My family is great and I loved their company, but we cannot take being force fed anymore. All of us have put on weight from the heavy meals and endless sweets. Poor hubby is too polite to tell people to knock it off so he has probably tried every pastry made in Egypt. My family loved him and he fit right in. This is probably because, as I have observed on this trip, I come from a family of Alpha females (which is likely where I get it from) who are married to even-keeled men who keep things calm (which describes my husband perfectly). Our relationship fits right into the mold of my family. This visit has been a reminder of how lucky I am to have had such amazing role models throughout my life. Women who are successful, smart, happily married and equal partners with their husbands.

Who knew you could find that in a Muslim country?

Off to the temple of Philae tomorrow.

Friday, January 19, 2007

Back In The Motherland

We arrived in Cairo on Tuesday and have been running around among the relatives for the past three days. This is hubby's first time meeting the tribe and two friends joined us for the adventure last night.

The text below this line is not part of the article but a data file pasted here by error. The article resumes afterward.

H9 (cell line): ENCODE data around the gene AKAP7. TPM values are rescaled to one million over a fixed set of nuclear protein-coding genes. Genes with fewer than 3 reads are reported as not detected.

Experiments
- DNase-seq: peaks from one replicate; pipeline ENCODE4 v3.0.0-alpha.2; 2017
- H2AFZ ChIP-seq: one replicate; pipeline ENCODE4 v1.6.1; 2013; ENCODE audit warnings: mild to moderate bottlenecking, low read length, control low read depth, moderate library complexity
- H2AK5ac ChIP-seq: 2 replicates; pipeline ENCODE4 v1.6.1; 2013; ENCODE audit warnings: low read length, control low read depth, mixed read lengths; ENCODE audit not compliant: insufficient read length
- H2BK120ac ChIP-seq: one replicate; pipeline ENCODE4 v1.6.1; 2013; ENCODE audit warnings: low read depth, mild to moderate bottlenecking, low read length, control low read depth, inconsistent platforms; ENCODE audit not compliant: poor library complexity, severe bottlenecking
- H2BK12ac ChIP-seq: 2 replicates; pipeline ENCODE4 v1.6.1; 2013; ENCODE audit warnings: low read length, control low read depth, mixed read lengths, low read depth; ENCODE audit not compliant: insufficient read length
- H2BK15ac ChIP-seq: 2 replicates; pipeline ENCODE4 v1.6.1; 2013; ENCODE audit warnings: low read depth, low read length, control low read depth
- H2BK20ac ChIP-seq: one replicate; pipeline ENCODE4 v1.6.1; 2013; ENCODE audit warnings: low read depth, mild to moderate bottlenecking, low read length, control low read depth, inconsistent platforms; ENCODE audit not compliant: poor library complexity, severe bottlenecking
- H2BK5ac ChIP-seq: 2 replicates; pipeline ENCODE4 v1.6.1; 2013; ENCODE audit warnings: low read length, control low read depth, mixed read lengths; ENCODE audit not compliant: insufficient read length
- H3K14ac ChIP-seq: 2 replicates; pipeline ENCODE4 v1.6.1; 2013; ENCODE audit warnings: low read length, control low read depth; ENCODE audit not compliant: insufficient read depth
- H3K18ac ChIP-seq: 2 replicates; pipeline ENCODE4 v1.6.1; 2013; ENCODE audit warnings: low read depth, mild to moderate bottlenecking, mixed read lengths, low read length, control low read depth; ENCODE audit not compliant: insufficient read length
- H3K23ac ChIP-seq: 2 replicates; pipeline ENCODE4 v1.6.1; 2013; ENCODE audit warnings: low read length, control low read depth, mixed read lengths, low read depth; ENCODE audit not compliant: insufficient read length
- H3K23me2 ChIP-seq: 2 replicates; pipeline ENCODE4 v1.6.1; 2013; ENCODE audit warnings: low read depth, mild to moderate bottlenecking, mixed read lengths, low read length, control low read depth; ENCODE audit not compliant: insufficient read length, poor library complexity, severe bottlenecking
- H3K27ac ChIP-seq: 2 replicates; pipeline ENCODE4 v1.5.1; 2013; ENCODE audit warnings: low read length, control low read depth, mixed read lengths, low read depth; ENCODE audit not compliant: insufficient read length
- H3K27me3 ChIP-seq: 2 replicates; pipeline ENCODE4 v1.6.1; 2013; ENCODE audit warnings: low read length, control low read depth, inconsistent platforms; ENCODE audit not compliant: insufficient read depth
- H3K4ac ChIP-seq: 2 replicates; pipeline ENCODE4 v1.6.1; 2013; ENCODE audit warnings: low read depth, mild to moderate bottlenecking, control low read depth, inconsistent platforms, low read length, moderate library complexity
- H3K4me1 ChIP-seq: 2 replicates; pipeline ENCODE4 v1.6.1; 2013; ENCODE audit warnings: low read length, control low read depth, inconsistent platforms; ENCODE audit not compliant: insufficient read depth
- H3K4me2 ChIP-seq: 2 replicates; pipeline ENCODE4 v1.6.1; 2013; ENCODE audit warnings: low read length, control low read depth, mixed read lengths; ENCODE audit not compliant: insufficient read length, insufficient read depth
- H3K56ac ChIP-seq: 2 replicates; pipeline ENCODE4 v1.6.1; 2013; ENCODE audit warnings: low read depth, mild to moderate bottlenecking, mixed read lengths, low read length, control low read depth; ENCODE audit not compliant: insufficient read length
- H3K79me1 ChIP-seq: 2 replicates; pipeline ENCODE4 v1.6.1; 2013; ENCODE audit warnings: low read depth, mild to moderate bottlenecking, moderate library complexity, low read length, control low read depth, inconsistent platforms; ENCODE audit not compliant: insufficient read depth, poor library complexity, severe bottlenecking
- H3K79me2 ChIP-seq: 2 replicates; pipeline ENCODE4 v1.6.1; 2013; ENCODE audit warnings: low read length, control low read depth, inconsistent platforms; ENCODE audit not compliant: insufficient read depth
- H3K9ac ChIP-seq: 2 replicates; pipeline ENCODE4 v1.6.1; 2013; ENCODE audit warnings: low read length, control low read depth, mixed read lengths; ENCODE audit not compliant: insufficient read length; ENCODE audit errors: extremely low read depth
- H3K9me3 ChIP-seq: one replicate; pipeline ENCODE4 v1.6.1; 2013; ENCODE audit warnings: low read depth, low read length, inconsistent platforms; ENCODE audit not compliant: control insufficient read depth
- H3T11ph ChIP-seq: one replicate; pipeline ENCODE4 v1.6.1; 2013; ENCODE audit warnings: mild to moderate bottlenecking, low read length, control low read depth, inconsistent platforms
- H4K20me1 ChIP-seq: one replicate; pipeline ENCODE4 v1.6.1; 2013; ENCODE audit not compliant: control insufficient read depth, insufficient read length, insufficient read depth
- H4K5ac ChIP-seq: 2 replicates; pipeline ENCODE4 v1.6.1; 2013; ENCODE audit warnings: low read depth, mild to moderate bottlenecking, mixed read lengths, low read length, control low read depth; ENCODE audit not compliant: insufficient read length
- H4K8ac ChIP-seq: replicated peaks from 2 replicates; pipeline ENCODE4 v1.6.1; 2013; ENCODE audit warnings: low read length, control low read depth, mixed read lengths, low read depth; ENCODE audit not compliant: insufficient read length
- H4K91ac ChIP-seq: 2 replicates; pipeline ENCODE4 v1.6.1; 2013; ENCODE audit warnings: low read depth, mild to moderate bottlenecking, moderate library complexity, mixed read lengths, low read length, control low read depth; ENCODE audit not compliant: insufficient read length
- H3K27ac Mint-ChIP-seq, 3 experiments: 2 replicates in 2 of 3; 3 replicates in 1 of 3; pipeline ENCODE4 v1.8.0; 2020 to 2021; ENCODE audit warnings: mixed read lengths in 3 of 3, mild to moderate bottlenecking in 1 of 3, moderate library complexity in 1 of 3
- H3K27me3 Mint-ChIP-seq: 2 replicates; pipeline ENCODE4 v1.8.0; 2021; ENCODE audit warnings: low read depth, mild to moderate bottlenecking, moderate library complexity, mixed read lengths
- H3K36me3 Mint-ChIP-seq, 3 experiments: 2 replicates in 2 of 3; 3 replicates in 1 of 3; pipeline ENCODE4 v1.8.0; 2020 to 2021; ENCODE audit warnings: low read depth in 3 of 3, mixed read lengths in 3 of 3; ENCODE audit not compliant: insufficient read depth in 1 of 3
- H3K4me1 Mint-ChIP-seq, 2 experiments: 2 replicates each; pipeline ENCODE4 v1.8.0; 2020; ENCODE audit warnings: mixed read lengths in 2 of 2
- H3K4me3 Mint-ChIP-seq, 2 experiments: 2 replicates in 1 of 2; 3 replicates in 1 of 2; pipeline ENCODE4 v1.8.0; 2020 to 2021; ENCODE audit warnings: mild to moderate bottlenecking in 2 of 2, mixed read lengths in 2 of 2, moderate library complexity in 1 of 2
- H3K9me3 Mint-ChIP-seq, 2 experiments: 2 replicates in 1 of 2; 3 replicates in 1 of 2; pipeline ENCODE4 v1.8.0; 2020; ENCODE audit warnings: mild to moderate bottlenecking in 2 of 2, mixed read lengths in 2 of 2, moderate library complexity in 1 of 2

For light reading for the trip, I picked up "The Hidden Face of Eve", by Nawal El Saadawi. She is the Arab world's most vocal and passionate feminist who has been fighting the patriarchal system for the past 50 years. For her efforts, she was stripped of her position as Minister of Health, was jailed for years, but she has persevered. She even ran against Hosni Mubarak in the last election.

Each time I return, I go through the mental gymnastics of who I would be if I was born and raised here. I can only assume that, like my father, I would have been a fish out of water from birth. It would be impossible to stay true to myself in this culture, but maybe I would have been a different self. In any event, I would like to think that I would have been like Nawal.